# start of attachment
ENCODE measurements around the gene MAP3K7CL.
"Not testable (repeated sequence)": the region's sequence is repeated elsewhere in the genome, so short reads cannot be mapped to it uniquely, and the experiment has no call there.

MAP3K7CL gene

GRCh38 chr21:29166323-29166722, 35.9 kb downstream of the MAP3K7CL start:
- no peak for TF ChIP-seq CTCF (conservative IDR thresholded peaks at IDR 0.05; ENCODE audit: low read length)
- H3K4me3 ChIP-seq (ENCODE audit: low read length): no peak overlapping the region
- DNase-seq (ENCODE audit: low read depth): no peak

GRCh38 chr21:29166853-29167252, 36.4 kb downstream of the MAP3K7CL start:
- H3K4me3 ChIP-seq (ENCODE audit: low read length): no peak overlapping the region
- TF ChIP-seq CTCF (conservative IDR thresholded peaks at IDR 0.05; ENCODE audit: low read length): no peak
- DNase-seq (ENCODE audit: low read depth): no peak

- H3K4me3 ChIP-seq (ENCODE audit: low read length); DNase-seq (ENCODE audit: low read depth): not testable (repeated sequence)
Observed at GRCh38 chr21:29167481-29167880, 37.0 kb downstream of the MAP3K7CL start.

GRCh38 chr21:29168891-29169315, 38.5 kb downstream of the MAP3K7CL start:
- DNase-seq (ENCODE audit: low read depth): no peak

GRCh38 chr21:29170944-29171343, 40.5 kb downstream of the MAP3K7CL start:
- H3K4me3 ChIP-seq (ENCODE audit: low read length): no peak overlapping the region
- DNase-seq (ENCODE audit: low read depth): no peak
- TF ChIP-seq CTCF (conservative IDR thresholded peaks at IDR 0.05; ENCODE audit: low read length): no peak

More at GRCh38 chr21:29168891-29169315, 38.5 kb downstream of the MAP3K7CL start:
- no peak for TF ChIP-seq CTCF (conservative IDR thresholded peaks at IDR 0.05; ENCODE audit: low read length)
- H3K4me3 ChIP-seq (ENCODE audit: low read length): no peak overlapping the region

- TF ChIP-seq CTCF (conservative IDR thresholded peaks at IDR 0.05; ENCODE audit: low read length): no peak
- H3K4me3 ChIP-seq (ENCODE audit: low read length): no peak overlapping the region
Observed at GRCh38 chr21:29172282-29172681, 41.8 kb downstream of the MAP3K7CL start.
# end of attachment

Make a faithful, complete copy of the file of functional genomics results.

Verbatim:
ENCODE measurements around the gene MAP3K7CL.
"Not testable (repeated sequence)": the region's sequence is repeated elsewhere in the genome, so short reads cannot be mapped to it uniquely, and the experiment has no call there.

MAP3K7CL gene

GRCh38 chr21:29166323-29166722, 35.9 kb downstream of the MAP3K7CL start:
- no peak for TF ChIP-seq CTCF (conservative IDR thresholded peaks at IDR 0.05; ENCODE audit: low read length)
- H3K4me3 ChIP-seq (ENCODE audit: low read length): no peak overlapping the region
- DNase-seq (ENCODE audit: low read depth): no peak

GRCh38 chr21:29166853-29167252, 36.4 kb downstream of the MAP3K7CL start:
- H3K4me3 ChIP-seq (ENCODE audit: low read length): no peak overlapping the region
- TF ChIP-seq CTCF (conservative IDR thresholded peaks at IDR 0.05; ENCODE audit: low read length): no peak
- DNase-seq (ENCODE audit: low read depth): no peak

- H3K4me3 ChIP-seq (ENCODE audit: low read length); DNase-seq (ENCODE audit: low read depth): not testable (repeated sequence)
Observed at GRCh38 chr21:29167481-29167880, 37.0 kb downstream of the MAP3K7CL start.

GRCh38 chr21:29168891-29169315, 38.5 kb downstream of the MAP3K7CL start:
- DNase-seq (ENCODE audit: low read depth): no peak

GRCh38 chr21:29170944-29171343, 40.5 kb downstream of the MAP3K7CL start:
- H3K4me3 ChIP-seq (ENCODE audit: low read length): no peak overlapping the region
- DNase-seq (ENCODE audit: low read depth): no peak
- TF ChIP-seq CTCF (conservative IDR thresholded peaks at IDR 0.05; ENCODE audit: low read length): no peak

More at GRCh38 chr21:29168891-29169315, 38.5 kb downstream of the MAP3K7CL start:
- no peak for TF ChIP-seq CTCF (conservative IDR thresholded peaks at IDR 0.05; ENCODE audit: low read length)
- H3K4me3 ChIP-seq (ENCODE audit: low read length): no peak overlapping the region

- TF ChIP-seq CTCF (conservative IDR thresholded peaks at IDR 0.05; ENCODE audit: low read length): no peak
- H3K4me3 ChIP-seq (ENCODE audit: low read length): no peak overlapping the region
Observed at GRCh38 chr21:29172282-29172681, 41.8 kb downstream of the MAP3K7CL start.